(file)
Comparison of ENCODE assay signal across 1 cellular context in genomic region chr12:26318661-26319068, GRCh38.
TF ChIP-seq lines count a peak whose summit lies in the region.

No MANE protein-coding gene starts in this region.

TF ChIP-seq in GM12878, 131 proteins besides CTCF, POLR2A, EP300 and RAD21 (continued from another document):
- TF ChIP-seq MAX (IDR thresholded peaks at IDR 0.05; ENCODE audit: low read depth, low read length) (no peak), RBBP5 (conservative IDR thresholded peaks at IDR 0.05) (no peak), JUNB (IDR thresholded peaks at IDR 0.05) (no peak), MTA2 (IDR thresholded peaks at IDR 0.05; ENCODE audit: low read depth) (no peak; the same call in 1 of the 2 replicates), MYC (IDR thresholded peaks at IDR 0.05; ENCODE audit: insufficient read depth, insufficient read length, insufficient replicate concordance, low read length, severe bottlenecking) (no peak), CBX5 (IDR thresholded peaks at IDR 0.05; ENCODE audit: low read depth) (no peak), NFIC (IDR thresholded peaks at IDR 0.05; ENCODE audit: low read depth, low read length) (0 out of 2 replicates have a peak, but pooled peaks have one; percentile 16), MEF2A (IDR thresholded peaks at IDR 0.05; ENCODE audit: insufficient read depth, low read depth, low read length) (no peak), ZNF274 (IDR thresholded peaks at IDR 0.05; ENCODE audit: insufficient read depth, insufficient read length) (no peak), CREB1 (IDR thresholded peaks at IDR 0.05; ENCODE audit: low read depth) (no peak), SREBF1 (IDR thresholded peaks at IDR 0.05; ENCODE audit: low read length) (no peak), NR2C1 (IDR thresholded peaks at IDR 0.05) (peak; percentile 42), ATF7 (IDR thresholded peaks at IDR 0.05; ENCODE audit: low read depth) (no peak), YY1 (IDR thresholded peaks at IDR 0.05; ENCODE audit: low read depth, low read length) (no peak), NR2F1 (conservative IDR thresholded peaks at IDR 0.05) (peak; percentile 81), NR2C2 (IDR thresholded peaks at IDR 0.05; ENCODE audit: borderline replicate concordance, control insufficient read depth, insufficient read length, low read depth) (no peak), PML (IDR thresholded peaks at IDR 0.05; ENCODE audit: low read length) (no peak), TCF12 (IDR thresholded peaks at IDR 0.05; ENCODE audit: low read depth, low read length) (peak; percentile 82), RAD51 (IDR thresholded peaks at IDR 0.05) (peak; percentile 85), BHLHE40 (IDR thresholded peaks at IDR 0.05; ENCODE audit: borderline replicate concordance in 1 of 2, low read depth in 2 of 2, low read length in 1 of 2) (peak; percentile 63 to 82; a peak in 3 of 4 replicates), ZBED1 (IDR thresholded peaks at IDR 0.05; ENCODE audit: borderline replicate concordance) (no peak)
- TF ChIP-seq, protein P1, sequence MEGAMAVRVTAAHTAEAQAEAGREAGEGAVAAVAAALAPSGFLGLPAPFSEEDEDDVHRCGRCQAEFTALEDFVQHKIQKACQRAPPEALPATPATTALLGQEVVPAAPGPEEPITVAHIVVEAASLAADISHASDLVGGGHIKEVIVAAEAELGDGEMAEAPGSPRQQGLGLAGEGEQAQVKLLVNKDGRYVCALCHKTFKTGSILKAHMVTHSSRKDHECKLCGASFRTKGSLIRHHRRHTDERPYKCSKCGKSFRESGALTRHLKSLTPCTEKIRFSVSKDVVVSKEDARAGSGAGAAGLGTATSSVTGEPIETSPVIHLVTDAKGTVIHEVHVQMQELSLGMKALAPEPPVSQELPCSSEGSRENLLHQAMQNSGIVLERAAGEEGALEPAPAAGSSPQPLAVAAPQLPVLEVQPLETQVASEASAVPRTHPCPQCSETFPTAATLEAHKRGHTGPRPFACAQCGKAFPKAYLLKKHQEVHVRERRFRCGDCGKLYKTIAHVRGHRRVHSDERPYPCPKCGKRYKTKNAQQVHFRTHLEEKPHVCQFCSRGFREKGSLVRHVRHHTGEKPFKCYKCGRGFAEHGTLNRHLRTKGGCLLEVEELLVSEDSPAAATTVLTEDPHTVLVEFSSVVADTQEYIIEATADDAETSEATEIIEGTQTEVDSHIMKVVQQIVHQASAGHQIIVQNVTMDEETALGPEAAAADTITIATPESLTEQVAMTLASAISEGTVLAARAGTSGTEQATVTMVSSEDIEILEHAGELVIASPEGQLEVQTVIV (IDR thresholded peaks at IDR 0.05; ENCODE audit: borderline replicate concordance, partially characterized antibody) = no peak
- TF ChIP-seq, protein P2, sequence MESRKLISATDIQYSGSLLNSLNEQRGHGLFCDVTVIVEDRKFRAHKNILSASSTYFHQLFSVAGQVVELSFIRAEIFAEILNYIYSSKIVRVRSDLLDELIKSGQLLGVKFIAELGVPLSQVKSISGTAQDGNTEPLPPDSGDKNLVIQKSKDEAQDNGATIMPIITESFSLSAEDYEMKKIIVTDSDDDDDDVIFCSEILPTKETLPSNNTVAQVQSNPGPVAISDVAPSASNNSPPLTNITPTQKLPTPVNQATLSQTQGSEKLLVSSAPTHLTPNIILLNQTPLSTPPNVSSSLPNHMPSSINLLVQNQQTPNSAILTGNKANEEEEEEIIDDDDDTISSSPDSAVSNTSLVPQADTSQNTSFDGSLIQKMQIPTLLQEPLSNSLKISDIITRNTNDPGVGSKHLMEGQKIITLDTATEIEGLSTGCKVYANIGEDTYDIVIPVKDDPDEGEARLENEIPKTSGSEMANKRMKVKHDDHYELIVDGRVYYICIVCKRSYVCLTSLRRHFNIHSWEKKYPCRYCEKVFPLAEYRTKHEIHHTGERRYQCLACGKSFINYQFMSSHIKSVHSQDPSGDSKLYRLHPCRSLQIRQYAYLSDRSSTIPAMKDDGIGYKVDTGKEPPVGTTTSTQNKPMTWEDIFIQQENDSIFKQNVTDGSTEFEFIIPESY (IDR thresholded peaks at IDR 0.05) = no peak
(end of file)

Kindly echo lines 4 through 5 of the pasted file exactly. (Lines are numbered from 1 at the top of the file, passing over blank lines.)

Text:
TF ChIP-seq in GM12878, 131 proteins besides CTCF, POLR2A, EP300 and RAD21 (continued from another document):
- TF ChIP-seq MAX (IDR thresholded peaks at IDR 0.05; ENCODE audit: low read depth, low read length) (no peak), RBBP5 (conservative IDR thresholded peaks at IDR 0.05) (no peak), JUNB (IDR thresholded peaks at IDR 0.05) (no peak), MTA2 (IDR thresholded peaks at IDR 0.05; ENCODE audit: low read depth) (no peak; the same call in 1 of the 2 replicates), MYC (IDR thresholded peaks at IDR 0.05; ENCODE audit: insufficient read depth, insufficient read length, insufficient replicate concordance, low read length, severe bottlenecking) (no peak), CBX5 (IDR thresholded peaks at IDR 0.05; ENCODE audit: low read depth) (no peak), NFIC (IDR thresholded peaks at IDR 0.05; ENCODE audit: low read depth, low read length) (0 out of 2 replicates have a peak, but pooled peaks have one; percentile 16), MEF2A (IDR thresholded peaks at IDR 0.05; ENCODE audit: insufficient read depth, low read depth, low read length) (no peak), ZNF274 (IDR thresholded peaks at IDR 0.05; ENCODE audit: insufficient read depth, insufficient read length) (no peak), CREB1 (IDR thresholded peaks at IDR 0.05; ENCODE audit: low read depth) (no peak), SREBF1 (IDR thresholded peaks at IDR 0.05; ENCODE audit: low read length) (no peak), NR2C1 (IDR thresholded peaks at IDR 0.05) (peak; percentile 42), ATF7 (IDR thresholded peaks at IDR 0.05; ENCODE audit: low read depth) (no peak), YY1 (IDR thresholded peaks at IDR 0.05; ENCODE audit: low read depth, low read length) (no peak), NR2F1 (conservative IDR thresholded peaks at IDR 0.05) (peak; percentile 81), NR2C2 (IDR thresholded peaks at IDR 0.05; ENCODE audit: borderline replicate concordance, control insufficient read depth, insufficient read length, low read depth) (no peak), PML (IDR thresholded peaks at IDR 0.05; ENCODE audit: low read length) (no peak), TCF12 (IDR thresholded peaks at IDR 0.05; ENCODE audit: low read depth, low read length) (peak; percentile 82), RAD51 (IDR thresholded peaks at IDR 0.05) (peak; percentile 85), BHLHE40 (IDR thresholded peaks at IDR 0.05; ENCODE audit: borderline replicate concordance in 1 of 2, low read depth in 2 of 2, low read length in 1 of 2) (peak; percentile 63 to 82; a peak in 3 of 4 replicates), ZBED1 (IDR thresholded peaks at IDR 0.05; ENCODE audit: borderline replicate concordance) (no peak)